Iranian ambassador to UN says Soleimani killing an ‘act of war’

‘We have to act and we will act,’ envoy tells CNN; Hezbollah political official says Washington ‘made a mistake’ and will soon come to regret hit on Iranian general

Iranian ambassador to the UN Majid Takht Ravanchi, January 3, 2020 (YouTUbe screenshot/MSNBC)
Iranian ambassador to the UN Majid Takht Ravanchi, January 3, 2020 (YouTUbe screenshot/MSNBC)

The Iranian ambassador to the United Nations on Friday described the killing of one of his country’s top generals as an act of war.

The death of Quds Force commander Major General Qassem Soleimani in a Baghdad drone strike was the most dramatic escalation yet in spiraling tensions between Iran and the United States, despite President Donald Trump’s insistence he did not want war.

But, speaking to CNN late Friday night, Iranian ambassador Majid Takht Ravanchi said: “In fact [it] was an act of war on the part of the United States and against [the] Iranian people.”

“Last night [the US] started a military war by assassinating by an act of terror against one of our top generals. So what else can be expected of Iran to do? We cannot just remain silent. We have to act and we will act,” he said.

“We can’t just close our eyes to what happened last night. Definitely there will be revenge, a harsh revenge.”

“The response for a military action is a military action. By whom, by when, where? That is for the future to witness,” he ended the interview by stating.

The remarks follow Trump, speaking on Friday night to Evangelical supporters in Miami, saying that Soleimani was planning “a very major attack” and that he had been preparing multiple “attacks against Americans.”

Thousands of Iraqis join funeral procession for Iranian commander Qassem Soleimani and Iraqi paramilitary chief Abu Mahdi al-Muhandis, January 4, 2020 (Screen grab via Mehr News)

Soleimani — long seen as a deadly adversary by the US and its allies — was one of the most important power-brokers across the region, setting Iran’s political and military agenda in Syria, Iraq and Yemen.

Meanwhile, the leader of Iran-backed terror group Hezbollah’s political bloc in Lebanon’s parliament said Saturday that Soleimani’s killing would be met with a decisive response by the “axis of resistance,” Reuters reported, citing the country’s al-Mayadeen TV.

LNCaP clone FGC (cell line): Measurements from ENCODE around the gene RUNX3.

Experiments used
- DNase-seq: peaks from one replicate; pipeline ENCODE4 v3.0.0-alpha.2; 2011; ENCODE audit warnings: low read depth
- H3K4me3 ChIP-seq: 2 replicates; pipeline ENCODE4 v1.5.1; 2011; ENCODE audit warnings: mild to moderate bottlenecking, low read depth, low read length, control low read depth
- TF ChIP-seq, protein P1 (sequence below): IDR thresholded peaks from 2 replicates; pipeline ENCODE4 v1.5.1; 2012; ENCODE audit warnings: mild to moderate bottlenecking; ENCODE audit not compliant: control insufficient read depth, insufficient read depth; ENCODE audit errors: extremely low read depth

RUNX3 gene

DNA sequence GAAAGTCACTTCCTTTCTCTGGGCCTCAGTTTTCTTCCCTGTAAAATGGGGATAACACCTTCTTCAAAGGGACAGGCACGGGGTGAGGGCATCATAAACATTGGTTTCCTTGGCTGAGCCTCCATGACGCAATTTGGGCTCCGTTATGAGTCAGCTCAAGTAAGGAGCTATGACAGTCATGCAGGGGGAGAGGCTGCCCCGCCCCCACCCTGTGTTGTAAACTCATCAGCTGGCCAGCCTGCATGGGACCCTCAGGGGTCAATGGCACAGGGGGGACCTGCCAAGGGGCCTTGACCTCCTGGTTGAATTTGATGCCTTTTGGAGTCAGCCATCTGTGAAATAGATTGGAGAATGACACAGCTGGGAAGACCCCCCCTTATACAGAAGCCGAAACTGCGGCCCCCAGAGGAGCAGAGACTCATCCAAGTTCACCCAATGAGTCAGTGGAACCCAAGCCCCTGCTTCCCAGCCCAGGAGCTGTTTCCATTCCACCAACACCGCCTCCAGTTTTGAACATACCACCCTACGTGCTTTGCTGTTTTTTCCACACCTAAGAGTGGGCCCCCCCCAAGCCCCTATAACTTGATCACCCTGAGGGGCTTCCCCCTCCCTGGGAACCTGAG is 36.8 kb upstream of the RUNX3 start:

Mohamed Raad said Washington had “made a mistake” in attacking Soleimani and would soon come to realize it.

Also on Saturday Chinese Foreign Minister Wang Yi said the US should not “abuse force” and instead seek solutions through dialogue.

In a call with his Iranian counterpart Mohammad Javad Zarif, Wang said “the dangerous US military operation violates the basic norms of international relations and will aggravate regional tensions and turbulence,” according to a statement by the Chinese foreign ministry.

“China opposes the use of force in international relations. There is no way out for military means, nor for extreme pressure,” Wang said.

China, a permanent member of the United Nations Security Council, is a key partner of Tehran and major buyer of Iranian oil.

Iran, China and Russia held joint naval drills in the Indian Ocean and the Gulf of Oman last week and the Iranian foreign minister visited Beijing earlier this week.

Chinese Foreign Minister Wang Yi speaks during a press conference at the Borsig villa in Berlin on April 26, 2017. (AFP Photo/Tobias Schwarz)

China and Russia are also parties to the 2015 nuclear deal with Iran, from which US President Donald Trump withdrew in May last year.

The deputy commander of the Revolutionary Guards claimed Friday that Washington asked Tehran to respond “in proportion” after US forces killed Soleimani.

After the attack, the Americans “resorted to diplomatic measures… on Friday morning,” Rear-Admiral Ali Fadavi told state television.

They “even said that if you want to get revenge, get revenge in proportion to what we did,” he said, quoted on the broadcaster’s website.

Ali Fadavi, Deputy Chief of the Islamic Revolution Guards Corps (IRGC), delivers a speech during Basij Week in the Iranian capital Tehran on November 24, 2019. (Atta Kenare/AFP)

Fadavi did not say how Iran received the message from its enemy, even though Tehran and Washington have had no diplomatic relations for four decades.

Zarif said in separate television interview on Friday night that “Switzerland’s envoy transmitted a foolish message from the Americans this morning.”

The Swiss official “was summoned in the evening and received a decisive response in writing… to the Americans’ audacious letter,” the Iranian foreign minister added.

Switzerland’s embassy in Tehran has represented US interests in the Islamic republic since ties were cut in 1980.

But Fadavi said the United States was not in a position “to determine” Iran’s response.

“The Americans must await severe revenge. This revenge will not be limited to Iran,” he said.

“The ‘Resistance Front,’ with a vast geography, is ready to materialize this revenge,” he added, referring to Iran’s allies across the Middle East.

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